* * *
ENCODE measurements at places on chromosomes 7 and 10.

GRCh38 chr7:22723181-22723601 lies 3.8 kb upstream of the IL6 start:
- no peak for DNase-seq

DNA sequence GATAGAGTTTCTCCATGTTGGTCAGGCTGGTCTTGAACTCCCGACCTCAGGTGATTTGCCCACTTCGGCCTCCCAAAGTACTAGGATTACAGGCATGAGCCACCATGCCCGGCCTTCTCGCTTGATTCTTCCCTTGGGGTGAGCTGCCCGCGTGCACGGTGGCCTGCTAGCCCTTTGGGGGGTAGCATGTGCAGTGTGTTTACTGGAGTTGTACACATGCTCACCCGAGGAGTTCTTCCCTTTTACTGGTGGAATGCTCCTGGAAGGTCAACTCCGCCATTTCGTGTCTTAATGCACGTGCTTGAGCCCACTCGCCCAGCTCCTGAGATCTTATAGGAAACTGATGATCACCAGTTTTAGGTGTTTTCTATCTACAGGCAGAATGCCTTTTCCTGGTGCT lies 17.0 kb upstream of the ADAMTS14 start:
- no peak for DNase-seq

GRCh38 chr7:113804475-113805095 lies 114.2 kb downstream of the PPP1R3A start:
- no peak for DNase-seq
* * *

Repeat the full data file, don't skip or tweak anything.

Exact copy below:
ENCODE measurements at places on chromosomes 7 and 10.

GRCh38 chr7:22723181-22723601 lies 3.8 kb upstream of the IL6 start:
- no peak for DNase-seq

DNA sequence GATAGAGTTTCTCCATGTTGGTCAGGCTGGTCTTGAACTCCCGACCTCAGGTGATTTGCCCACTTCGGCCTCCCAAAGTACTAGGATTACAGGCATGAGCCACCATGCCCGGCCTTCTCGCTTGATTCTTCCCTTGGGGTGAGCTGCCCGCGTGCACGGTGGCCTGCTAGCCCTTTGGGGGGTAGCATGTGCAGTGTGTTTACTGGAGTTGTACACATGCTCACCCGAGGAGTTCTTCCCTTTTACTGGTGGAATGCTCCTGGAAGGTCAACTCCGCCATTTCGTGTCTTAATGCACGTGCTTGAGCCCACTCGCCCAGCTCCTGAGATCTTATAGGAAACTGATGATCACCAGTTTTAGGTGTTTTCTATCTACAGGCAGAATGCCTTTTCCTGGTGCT lies 17.0 kb upstream of the ADAMTS14 start:
- no peak for DNase-seq

GRCh38 chr7:113804475-113805095 lies 114.2 kb downstream of the PPP1R3A start:
- no peak for DNase-seq